A Northland addiction expert says legal high addicts should seek professional help to avoid going cold turkey when the products are pulled from the shelves in two weeks' time.
Northland District Health Board Mental Health and Addictions Services clinician Alistair Dunn said the impact on addicts from drug withdrawal was hard to predict and users would need professional help to cope.
After months of saying psychoactive substances could not be banned, Associate Health Minister Peter Dunne did a u-turn and announced on Sunday night that all psychoactive substances would be pulled from sale in two weeks once legislation came through Parliament.
Dr Dunn welcomed the move saying requiring the manufacturers to provide some evidence that their products are safe is a sensible and reasonable step.
"Significant concerns have been raised about the safety of these chemicals in the light of clinical observations of the harm caused by these substances," he said.
"Examples include the deterioration in the well-being of mental health patients through use of these substances, patients presenting with addiction problems to these substances, and cases of serious adverse effects reported to the National Poisons Centre."
He said the impact on people who experience problems after sudden cessation of drug use was hard to predict as there are many variables involved.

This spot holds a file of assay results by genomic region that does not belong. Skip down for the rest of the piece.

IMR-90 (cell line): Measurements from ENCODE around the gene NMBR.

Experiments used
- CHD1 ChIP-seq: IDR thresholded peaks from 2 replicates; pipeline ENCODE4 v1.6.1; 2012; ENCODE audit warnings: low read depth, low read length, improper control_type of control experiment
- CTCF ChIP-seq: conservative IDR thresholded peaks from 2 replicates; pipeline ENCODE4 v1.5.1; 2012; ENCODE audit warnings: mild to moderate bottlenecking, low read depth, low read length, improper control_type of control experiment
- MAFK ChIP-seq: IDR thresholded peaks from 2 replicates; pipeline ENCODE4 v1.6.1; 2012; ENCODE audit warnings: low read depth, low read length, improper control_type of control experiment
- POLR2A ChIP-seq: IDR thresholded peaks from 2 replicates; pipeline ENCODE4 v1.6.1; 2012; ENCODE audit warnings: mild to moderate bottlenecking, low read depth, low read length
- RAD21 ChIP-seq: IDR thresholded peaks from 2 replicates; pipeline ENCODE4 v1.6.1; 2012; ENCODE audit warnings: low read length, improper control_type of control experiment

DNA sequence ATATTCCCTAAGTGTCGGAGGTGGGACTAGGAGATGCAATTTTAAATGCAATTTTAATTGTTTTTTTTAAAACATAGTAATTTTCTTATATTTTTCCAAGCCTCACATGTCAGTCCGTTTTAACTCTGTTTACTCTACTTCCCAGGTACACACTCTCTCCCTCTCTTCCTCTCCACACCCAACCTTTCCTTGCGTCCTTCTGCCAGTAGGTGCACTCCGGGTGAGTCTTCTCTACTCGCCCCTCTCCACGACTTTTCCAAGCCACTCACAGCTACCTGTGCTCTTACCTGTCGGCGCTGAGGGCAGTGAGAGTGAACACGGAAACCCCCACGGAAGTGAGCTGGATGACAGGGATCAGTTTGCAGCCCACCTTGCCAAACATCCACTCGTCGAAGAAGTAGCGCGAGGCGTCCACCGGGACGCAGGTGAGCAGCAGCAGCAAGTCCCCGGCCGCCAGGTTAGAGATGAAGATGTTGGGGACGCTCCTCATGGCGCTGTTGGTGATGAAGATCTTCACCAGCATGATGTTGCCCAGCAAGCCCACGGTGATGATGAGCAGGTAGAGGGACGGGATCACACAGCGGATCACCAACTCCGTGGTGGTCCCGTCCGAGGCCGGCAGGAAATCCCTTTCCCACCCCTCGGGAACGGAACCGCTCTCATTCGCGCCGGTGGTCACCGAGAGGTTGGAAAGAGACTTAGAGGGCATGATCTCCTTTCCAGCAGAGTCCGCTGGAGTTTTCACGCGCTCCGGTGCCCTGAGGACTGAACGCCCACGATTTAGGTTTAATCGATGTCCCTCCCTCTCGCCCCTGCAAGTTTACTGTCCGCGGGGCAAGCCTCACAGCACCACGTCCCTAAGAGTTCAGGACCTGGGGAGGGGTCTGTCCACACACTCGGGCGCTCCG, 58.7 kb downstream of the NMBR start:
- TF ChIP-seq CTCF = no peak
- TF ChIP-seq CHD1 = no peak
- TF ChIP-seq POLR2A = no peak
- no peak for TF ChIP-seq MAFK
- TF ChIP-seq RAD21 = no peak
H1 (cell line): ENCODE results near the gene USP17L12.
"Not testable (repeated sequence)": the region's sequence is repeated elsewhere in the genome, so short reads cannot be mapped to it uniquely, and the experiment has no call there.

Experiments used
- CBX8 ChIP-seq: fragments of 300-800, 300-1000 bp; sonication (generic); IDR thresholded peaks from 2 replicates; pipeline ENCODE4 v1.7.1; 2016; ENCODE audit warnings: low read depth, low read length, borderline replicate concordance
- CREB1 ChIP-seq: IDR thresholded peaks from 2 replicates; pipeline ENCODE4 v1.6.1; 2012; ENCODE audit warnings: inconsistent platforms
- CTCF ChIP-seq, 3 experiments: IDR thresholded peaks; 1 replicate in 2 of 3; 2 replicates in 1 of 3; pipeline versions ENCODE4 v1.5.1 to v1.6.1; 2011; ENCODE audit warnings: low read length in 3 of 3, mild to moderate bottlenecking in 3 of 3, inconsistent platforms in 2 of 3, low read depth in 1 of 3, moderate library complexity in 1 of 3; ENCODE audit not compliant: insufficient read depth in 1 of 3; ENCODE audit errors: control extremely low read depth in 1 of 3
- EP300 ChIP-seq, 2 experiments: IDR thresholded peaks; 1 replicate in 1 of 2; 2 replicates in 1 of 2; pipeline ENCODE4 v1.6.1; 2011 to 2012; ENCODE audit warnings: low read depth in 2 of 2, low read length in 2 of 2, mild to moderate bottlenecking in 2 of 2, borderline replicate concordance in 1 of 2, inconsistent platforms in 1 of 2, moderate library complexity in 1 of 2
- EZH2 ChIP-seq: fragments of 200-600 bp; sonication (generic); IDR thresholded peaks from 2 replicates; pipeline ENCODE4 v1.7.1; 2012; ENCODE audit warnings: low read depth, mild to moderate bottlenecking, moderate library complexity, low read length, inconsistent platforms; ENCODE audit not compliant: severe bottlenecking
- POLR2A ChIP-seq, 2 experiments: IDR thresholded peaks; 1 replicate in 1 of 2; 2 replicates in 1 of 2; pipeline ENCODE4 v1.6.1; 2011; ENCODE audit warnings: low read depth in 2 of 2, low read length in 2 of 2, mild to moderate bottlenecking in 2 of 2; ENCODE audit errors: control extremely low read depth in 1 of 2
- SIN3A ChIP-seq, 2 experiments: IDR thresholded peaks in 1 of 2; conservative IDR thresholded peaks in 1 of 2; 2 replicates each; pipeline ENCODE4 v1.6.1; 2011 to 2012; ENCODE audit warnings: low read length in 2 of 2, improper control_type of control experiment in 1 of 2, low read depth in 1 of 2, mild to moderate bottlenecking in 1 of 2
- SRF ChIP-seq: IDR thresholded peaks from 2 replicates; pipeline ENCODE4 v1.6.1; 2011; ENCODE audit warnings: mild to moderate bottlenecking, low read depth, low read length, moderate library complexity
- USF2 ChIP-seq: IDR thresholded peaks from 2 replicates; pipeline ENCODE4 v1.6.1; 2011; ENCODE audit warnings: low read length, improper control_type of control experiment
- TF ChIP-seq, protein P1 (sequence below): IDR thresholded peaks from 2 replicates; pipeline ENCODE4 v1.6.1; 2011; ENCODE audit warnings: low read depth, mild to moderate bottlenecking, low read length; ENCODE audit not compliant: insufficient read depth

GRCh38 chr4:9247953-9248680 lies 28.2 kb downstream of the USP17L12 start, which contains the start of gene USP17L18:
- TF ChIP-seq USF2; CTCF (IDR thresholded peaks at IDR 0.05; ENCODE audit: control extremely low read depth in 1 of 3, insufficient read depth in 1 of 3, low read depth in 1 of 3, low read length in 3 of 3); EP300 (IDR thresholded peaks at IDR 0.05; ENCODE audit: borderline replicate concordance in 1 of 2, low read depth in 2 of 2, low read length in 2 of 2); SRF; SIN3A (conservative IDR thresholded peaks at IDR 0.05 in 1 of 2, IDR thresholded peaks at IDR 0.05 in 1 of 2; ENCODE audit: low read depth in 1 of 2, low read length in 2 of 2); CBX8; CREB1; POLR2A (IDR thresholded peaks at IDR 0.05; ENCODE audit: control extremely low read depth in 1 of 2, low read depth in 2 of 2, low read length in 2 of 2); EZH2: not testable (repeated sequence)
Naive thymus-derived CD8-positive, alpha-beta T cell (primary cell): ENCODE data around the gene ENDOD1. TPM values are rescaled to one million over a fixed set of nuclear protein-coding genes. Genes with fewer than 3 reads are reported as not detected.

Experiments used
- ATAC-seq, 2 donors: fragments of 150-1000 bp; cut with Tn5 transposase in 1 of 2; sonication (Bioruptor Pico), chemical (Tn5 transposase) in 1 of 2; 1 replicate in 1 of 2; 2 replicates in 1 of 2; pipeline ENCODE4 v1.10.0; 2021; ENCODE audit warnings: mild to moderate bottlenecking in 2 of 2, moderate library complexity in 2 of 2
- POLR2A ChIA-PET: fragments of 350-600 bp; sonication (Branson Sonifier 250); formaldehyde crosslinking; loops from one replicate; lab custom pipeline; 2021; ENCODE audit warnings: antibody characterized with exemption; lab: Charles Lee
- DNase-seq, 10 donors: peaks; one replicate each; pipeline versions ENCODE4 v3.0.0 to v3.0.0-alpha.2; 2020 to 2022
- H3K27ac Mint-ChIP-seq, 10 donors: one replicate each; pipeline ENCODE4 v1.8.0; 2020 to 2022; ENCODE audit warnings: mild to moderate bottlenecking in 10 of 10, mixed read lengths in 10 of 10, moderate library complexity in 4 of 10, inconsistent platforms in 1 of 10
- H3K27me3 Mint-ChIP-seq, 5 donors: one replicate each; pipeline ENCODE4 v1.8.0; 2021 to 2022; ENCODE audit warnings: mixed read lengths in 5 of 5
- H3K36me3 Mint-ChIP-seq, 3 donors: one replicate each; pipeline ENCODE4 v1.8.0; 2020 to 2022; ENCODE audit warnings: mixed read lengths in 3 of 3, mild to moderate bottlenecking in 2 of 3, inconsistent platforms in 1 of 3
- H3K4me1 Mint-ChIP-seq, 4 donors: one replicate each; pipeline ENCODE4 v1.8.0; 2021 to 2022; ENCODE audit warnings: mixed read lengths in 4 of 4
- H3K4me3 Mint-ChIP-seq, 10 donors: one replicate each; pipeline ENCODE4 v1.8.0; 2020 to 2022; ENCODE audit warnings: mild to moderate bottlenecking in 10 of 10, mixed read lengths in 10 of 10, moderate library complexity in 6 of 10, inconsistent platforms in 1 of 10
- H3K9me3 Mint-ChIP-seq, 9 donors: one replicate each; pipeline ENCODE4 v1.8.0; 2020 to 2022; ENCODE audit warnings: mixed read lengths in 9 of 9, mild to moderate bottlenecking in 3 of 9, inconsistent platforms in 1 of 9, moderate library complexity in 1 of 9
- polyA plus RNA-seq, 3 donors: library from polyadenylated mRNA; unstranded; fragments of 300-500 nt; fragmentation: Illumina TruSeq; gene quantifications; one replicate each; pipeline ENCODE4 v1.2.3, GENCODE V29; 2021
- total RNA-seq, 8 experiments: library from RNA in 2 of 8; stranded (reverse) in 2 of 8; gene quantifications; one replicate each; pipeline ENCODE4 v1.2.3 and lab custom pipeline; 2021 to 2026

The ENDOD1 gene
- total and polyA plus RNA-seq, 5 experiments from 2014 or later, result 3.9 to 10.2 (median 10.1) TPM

"Anyone experiencing problems is encouraged to seek help. The addiction service is open to any person seeking help with substance use problems. Professional help and treatment is available from our team, which includes doctors, nurses, counsellors, psychologists, occupational therapists and a social worker."
He said treatment is offered in both outpatient and inpatient settings and people can self-refer to the DHB service, or they may wish to present to their GP for help in the first instance.
Meanwhile, Northland St John manager Tony Devanney said ambulance officers hoped to see a reduction in legal highs call-outs when the ban came into effect. "St John Ambulance officers have definitely seen an increase in emergency call outs involving legal highs in the last six to 12 months in the Northland region.
"There has been several serious cases leading to seizures which can be life-threatening and are a direct result of legal high use."
Patients under the influence of legal highs could be very anxious and experience tachycardia or a rapid heartbeat, which could potentially cause serious medical problems, he said.